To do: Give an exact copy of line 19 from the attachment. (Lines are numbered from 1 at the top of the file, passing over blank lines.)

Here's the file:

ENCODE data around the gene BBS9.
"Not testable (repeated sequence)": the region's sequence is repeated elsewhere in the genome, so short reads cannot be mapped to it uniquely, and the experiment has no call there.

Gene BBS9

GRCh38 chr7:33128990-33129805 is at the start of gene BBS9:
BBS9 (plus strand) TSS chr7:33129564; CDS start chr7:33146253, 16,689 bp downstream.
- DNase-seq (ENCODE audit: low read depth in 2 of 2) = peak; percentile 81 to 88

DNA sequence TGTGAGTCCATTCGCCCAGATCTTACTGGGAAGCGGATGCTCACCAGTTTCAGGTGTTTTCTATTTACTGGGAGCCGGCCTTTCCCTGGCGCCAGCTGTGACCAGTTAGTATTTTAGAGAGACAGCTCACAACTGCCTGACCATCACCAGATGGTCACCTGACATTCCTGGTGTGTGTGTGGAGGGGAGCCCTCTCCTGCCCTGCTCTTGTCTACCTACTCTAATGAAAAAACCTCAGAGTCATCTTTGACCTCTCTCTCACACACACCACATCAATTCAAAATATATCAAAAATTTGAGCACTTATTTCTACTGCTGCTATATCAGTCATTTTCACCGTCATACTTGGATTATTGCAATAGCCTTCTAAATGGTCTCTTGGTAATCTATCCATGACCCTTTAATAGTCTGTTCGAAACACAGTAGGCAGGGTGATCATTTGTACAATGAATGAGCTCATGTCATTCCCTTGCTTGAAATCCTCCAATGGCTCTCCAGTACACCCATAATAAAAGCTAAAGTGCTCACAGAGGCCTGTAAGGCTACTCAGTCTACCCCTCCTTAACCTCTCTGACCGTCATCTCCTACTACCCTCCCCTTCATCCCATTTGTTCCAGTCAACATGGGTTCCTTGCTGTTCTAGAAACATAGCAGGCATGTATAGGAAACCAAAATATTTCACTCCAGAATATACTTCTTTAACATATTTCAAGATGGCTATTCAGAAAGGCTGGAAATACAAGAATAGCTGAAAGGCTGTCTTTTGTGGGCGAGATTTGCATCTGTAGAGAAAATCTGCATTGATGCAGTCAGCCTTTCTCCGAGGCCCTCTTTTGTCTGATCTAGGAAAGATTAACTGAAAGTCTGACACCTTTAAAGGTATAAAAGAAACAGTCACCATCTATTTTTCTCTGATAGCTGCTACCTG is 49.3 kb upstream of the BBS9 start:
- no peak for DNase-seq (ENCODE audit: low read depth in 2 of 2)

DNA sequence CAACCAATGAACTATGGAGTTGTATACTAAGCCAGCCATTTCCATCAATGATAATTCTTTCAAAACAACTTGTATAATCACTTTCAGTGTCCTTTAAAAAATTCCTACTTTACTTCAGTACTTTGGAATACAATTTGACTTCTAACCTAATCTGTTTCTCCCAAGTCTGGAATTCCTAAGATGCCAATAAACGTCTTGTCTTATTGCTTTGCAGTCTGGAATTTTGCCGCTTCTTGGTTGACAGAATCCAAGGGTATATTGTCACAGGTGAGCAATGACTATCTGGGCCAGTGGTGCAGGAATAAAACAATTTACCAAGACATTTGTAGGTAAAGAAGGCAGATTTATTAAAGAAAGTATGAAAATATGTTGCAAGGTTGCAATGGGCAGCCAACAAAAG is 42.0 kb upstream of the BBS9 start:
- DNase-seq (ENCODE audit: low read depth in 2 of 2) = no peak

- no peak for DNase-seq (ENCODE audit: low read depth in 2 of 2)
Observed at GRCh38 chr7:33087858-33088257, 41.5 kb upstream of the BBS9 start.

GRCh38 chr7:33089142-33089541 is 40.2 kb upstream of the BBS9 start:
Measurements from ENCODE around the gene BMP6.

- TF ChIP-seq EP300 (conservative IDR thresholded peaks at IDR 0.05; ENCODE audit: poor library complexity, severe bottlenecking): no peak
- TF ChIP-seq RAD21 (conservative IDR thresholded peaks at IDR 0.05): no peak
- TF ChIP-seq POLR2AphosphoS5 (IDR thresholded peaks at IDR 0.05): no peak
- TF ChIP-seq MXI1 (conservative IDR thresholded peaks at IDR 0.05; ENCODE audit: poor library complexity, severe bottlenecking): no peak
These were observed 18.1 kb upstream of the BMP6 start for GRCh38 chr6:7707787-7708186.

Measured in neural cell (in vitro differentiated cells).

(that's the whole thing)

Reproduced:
These were observed 18.1 kb upstream of the BMP6 start for GRCh38 chr6:7707787-7708186.